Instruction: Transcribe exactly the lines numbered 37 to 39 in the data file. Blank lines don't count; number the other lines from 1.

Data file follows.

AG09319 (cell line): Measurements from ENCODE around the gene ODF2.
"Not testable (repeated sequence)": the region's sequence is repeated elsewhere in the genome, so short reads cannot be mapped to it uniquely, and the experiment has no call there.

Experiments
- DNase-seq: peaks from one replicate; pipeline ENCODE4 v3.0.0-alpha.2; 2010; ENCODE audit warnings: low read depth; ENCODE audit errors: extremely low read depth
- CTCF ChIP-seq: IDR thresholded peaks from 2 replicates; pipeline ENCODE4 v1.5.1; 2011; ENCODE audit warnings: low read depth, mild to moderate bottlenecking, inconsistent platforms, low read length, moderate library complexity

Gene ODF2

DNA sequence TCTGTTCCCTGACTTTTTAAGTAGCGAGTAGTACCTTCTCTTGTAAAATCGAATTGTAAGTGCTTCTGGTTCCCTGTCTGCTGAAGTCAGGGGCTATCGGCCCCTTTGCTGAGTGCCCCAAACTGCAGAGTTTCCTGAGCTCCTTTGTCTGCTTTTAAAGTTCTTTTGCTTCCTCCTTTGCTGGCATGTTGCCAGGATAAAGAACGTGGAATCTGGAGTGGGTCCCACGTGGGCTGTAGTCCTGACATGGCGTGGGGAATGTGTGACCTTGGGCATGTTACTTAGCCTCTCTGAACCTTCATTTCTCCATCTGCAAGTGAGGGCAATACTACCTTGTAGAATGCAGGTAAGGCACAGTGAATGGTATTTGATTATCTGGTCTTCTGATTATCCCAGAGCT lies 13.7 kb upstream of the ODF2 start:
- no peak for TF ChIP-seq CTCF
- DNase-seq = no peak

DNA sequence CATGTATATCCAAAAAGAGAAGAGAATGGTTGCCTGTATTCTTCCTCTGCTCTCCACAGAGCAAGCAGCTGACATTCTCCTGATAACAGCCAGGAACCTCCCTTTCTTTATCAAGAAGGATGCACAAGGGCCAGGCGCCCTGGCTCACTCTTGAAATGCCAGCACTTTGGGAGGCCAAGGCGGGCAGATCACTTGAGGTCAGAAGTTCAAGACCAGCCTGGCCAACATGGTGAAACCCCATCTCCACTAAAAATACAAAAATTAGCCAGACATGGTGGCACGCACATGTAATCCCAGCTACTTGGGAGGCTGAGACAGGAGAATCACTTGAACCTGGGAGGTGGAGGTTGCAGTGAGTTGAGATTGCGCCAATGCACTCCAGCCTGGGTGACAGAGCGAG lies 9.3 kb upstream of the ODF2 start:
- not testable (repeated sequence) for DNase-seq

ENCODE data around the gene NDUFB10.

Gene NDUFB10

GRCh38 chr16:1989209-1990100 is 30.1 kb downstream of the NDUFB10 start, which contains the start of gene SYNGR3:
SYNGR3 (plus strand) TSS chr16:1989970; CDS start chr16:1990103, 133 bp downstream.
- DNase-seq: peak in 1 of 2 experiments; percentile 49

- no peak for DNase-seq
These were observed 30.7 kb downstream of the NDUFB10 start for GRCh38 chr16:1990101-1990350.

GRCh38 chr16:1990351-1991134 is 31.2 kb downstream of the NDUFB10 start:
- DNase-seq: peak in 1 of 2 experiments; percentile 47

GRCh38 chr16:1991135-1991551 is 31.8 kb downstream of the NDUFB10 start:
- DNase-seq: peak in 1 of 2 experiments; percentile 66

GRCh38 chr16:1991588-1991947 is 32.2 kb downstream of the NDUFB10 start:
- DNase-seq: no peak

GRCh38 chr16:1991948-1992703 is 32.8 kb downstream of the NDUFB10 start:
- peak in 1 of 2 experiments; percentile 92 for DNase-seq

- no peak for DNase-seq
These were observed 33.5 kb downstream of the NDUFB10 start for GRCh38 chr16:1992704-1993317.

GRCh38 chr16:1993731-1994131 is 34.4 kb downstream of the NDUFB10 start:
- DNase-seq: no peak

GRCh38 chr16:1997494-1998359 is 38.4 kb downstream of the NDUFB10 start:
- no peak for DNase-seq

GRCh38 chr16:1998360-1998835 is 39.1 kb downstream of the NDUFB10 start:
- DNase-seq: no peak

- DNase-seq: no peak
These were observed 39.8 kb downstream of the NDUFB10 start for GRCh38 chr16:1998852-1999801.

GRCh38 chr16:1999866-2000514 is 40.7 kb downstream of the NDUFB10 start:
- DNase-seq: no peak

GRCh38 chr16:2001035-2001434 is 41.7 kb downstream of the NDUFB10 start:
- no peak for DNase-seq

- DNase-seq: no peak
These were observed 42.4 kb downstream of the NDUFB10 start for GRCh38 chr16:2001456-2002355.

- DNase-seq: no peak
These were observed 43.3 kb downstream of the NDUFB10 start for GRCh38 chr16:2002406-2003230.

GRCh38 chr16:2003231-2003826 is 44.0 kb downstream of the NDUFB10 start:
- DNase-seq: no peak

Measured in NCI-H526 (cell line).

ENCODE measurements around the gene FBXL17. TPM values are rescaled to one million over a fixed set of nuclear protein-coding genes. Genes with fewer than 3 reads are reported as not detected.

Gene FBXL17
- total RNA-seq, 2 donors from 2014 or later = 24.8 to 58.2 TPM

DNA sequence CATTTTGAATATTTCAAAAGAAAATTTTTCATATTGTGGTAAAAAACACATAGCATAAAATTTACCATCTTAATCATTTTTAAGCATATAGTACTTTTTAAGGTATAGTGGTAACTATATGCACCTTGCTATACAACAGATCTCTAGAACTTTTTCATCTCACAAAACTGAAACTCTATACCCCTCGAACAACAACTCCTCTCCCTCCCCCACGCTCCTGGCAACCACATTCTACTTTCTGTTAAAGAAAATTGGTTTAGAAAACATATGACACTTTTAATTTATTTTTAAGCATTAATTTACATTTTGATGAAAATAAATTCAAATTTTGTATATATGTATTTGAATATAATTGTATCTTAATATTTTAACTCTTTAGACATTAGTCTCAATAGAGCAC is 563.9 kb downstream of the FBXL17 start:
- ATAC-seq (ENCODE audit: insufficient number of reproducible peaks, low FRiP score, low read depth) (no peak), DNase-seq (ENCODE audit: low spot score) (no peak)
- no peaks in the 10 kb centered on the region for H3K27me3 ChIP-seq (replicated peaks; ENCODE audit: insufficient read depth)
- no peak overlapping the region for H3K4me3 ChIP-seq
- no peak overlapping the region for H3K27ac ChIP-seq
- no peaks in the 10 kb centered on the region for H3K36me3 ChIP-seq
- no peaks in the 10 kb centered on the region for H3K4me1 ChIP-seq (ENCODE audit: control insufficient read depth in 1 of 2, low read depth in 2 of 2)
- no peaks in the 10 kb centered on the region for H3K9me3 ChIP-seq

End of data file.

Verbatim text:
GRCh38 chr16:1999866-2000514 is 40.7 kb downstream of the NDUFB10 start:
- DNase-seq: no peak

GRCh38 chr16:2001035-2001434 is 41.7 kb downstream of the NDUFB10 start: